California weather is becoming characterized by more extreme variability with climate change. The state’s water security is at risk. In the last ten years, the state has experienced two droughts followed by near-record rainfall. Water managers are struggling to fix dams to handle floods and prepare irrigation systems for the next drought.
A new report by Pacific Forest Trust looks further upstream to find a long-term and highly cost-effective water security solution: repairing and maintaining California’s watersheds.
A Risk Assessment of California’s Key Source Watershed Infrastructure is the first comprehensive assessment of the seven million acres across five watersheds that feed the Shasta and Oroville reservoirs, the core of the state’s utilized water supply—and it outlines a framework to restore and maintain resilient watersheds.
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A Risk Assessment of California’s Key Source Watershed Infrastructure shows that half of the source watersheds that supply northern California’s primary reservoirs are at risk due to impacts from climate change, management patterns and development. Findings indicate watershed function, already severely degraded, cannot be relied upon to sustain California’s water security needs without significant repair and maintenance.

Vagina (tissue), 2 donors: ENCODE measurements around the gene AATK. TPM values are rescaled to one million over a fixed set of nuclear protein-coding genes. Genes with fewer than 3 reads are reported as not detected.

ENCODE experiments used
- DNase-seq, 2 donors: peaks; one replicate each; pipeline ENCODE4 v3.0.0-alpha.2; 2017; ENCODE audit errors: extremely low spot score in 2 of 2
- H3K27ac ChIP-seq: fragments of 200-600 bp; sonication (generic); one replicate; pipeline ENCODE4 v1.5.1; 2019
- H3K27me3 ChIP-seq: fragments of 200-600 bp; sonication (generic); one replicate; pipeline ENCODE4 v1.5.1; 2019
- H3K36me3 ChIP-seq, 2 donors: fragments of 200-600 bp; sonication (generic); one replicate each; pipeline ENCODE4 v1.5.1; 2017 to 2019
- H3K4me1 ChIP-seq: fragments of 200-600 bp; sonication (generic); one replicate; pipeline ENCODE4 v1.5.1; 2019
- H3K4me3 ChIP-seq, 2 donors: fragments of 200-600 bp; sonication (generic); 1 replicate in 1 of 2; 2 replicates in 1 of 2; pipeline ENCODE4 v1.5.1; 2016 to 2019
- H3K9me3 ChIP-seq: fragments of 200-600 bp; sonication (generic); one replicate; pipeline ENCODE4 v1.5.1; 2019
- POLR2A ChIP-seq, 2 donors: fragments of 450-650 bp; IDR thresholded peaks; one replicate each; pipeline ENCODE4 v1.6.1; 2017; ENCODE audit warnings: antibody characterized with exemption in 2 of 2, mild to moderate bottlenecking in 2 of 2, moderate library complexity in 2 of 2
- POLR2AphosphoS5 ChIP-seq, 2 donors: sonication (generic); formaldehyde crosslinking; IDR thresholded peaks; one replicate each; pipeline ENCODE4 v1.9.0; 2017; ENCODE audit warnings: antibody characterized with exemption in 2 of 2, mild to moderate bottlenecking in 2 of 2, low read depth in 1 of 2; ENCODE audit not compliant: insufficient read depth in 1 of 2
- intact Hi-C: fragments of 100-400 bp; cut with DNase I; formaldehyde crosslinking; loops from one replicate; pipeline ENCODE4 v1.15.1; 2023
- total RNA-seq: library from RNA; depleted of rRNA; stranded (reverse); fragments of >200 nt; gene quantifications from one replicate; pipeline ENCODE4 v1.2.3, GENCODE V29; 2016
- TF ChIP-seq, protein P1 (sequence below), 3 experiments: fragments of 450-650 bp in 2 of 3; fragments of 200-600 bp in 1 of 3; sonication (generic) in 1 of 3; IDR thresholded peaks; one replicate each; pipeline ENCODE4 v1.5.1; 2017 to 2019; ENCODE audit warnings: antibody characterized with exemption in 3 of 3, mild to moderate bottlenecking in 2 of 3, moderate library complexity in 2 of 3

This report evaluates conditions, repair, and maintenance needs for the Feather, Pit, McCloud, Upper Sacramento, and Upper Trinity River watersheds. These five sources feed the Oroville and Shasta reservoirs, which provide drinking water for over 28 million Californians and supply the large majority of the water for the State Water Project.
Last year, Governor Jerry Brown signed legislation recognizing watersheds as a critical component of California’s water infrastructure, just like the state’s dams, canals and levees. AB 2480 established that the maintenance and repair of source watersheds is eligible for the same forms of financing as other water collection and treatment infrastructure, calling out these source watersheds for their specific importance.